Aston Martin shares slid after the company revealed it would deliver fewer cars than expected this year as it struggled to source certain parts due to supply chain problems.
The luxury sports carmaker had expected to sell 6,600 cars this year but said it may sell as few as 6,200. It said the parts shortages meant more than 400 vehicles were awaiting final parts at the end of September, which are expected to be delivered in the fourth quarter.
Aston Martin’s shares fell by almost 15% in London on Wednesday, making it the biggest faller on the FTSE 250 index. The stock price is down about 81% this year.
The carmaker also reported a cut in sales and profit forecasts for the year, after it bought back $185m (£161m) of its debt in order to cut interest payments. The company said pre-tax losses for the quarter to September more than doubled to £225.9m, compared with £97.9m over the same period last year.
The debt buyback was raised through a recent £654m funding deal that took place in September by selling discounted shares to existing shareholders and bringing in new investors, including Saudi Arabia’s sovereign wealth fund and Chinese carmaker Geely.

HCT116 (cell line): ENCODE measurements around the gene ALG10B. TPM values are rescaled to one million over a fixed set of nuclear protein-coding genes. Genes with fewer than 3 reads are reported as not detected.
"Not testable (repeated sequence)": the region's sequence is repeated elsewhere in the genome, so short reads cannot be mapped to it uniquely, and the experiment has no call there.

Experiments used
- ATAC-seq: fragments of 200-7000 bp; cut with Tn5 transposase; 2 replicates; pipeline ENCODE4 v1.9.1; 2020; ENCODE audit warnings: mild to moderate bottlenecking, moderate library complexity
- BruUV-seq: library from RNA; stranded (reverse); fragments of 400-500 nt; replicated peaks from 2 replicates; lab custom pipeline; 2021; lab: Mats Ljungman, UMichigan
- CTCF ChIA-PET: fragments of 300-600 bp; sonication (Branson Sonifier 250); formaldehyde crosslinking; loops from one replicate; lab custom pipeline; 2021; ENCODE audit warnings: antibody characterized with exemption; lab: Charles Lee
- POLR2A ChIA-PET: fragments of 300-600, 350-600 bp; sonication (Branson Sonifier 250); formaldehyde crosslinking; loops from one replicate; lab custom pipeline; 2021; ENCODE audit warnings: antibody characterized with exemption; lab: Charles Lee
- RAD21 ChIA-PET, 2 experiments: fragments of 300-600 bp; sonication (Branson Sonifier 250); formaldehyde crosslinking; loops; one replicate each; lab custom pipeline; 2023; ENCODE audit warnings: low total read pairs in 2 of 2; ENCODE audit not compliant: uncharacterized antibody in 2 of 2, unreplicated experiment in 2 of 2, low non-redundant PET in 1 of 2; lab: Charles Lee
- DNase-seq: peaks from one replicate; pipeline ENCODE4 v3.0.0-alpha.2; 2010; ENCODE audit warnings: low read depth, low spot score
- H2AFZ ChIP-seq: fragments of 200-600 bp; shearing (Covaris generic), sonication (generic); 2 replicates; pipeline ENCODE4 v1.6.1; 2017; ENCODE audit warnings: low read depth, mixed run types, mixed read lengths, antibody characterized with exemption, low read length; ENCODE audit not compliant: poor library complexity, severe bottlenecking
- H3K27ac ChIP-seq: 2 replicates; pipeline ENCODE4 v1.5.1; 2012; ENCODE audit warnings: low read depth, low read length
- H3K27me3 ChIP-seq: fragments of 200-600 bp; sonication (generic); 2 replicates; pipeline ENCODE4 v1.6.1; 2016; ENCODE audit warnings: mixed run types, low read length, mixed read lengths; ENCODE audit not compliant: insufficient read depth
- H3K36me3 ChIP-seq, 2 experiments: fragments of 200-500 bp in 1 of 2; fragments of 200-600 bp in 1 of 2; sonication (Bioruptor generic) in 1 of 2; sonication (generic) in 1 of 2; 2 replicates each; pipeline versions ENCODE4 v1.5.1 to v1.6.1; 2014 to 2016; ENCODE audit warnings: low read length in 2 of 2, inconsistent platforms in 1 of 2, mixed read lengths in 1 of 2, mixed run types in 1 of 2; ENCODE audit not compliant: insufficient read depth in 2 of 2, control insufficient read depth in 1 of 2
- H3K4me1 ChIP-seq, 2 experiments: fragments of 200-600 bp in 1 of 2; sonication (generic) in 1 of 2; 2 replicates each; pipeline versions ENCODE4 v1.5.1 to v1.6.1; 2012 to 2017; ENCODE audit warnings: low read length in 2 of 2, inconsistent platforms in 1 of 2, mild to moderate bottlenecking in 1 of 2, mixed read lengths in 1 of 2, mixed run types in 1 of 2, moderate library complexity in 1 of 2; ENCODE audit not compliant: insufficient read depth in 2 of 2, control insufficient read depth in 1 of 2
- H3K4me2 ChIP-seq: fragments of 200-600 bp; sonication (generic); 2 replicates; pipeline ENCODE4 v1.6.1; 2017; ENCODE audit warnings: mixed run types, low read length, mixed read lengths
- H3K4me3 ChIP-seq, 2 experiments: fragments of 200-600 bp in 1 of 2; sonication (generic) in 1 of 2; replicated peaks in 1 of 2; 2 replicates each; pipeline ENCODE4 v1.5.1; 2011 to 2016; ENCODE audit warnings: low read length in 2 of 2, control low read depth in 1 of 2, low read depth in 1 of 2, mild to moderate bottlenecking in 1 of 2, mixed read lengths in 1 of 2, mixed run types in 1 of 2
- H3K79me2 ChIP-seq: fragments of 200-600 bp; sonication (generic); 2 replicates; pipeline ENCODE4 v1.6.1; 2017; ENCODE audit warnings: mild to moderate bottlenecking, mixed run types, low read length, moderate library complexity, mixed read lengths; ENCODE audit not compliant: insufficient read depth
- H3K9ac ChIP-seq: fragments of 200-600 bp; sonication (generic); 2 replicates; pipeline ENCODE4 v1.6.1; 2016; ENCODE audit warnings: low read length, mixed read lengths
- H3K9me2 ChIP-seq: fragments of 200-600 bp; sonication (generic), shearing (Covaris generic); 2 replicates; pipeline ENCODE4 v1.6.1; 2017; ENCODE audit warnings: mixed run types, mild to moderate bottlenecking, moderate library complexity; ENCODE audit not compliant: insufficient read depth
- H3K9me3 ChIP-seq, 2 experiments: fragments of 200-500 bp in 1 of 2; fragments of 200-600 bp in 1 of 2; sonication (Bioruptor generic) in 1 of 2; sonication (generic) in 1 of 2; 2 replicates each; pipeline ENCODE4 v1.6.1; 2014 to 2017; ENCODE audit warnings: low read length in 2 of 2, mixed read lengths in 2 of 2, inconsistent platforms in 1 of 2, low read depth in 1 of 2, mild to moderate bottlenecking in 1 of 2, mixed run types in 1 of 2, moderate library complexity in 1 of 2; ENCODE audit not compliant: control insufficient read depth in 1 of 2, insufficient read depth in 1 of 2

The carmaker’s executive chair, Lawrence Stroll, said volatility and uncertainty in the supply chain had led to disruption in its production aims by pushing the planned deliveries of the vehicles towards and beyond the end of the latest quarter.
Stroll said this was compounded by delays to outbound logistics to North America due to Hurricane Ian, but maintained that the situation was “already improving”.
“Our core [average selling price] is up 28% year on year to new record levels. This is a meaningful trend and is underpinned by our approach to being demand led,” Stroll said.
The company said profit margins for the year are also set to be lower than previous guidance as the result of the weakened pound against the dollar. However, Stroll said margins would increase by up to 300 basis points during the year.
He added: “On a year to date basis, we have seen more than 300 basis points of gross margin expansion as we continue on our journey towards our medium-term targets of 40%-plus.
“During the course of quarter three, we incurred incremental costs, over and above general inflationary pressures and specifically associated with mitigating and resolving the supply issues.
“The good news is that this specific supply chain issue has since improved and … we’re confident that we will deliver either on quarter four in terms of volumes, profitability and cashflows.”